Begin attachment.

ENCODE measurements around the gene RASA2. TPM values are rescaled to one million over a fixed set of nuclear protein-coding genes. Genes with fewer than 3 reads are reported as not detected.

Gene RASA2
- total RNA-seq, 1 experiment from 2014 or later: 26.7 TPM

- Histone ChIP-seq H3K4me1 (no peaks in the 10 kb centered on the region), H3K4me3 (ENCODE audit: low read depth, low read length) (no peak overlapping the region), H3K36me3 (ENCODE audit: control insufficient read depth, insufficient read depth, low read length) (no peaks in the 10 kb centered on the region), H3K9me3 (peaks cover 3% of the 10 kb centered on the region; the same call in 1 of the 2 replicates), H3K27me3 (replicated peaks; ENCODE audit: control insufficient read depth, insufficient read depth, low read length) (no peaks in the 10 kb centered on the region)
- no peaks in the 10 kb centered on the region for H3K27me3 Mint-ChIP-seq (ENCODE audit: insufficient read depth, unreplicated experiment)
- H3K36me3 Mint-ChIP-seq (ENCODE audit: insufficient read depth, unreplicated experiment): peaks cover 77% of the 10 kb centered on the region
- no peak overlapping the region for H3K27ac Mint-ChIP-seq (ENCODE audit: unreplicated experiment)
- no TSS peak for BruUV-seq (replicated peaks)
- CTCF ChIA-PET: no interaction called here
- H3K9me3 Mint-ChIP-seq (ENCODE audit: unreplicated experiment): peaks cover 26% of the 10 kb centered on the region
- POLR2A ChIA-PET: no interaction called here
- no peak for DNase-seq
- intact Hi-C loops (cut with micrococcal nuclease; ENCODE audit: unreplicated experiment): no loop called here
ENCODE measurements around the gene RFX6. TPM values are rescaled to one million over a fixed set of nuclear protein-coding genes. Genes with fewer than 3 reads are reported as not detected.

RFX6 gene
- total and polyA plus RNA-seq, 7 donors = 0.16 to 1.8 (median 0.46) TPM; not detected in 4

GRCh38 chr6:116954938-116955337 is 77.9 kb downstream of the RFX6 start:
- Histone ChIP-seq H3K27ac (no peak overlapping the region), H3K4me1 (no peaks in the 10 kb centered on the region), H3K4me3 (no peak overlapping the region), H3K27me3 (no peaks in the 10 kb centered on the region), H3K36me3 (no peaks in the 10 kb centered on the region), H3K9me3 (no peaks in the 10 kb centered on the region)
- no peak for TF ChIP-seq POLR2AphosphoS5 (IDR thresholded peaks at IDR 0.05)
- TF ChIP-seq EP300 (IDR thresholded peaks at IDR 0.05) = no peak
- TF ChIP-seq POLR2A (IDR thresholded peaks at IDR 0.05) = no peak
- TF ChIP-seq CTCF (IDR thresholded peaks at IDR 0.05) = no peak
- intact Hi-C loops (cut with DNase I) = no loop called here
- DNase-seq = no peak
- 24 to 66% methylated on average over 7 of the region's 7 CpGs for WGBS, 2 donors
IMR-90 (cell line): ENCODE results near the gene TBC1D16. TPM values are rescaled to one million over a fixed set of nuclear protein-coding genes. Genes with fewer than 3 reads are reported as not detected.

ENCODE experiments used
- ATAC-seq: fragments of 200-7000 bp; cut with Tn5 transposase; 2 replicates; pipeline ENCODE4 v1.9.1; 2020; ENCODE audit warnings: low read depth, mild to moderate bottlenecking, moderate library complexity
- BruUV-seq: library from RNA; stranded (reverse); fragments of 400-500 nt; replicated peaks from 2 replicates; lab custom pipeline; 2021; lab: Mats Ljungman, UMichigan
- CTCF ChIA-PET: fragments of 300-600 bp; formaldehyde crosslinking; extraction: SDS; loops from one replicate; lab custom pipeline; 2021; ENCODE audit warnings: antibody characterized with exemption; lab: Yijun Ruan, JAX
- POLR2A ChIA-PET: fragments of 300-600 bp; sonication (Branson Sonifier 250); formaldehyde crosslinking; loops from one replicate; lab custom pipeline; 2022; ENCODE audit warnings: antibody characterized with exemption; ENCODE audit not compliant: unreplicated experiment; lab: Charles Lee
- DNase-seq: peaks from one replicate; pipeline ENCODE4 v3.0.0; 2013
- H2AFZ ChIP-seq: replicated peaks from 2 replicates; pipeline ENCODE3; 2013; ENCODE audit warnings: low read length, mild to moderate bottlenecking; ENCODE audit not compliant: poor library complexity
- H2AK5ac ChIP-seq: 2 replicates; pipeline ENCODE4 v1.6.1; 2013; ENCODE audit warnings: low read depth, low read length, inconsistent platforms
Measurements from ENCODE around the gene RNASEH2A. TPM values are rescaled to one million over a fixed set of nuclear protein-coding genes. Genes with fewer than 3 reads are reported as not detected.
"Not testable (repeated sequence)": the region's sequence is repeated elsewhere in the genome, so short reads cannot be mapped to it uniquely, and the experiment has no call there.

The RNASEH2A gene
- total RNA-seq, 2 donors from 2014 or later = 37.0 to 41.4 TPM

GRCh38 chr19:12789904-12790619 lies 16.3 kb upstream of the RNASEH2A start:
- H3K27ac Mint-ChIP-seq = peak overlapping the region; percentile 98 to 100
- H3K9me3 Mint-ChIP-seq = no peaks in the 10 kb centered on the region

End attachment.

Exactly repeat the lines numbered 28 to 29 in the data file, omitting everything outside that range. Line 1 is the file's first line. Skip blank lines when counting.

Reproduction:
- ATAC-seq: fragments of 200-7000 bp; cut with Tn5 transposase; 2 replicates; pipeline ENCODE4 v1.9.1; 2020; ENCODE audit warnings: low read depth, mild to moderate bottlenecking, moderate library complexity
- BruUV-seq: library from RNA; stranded (reverse); fragments of 400-500 nt; replicated peaks from 2 replicates; lab custom pipeline; 2021; lab: Mats Ljungman, UMichigan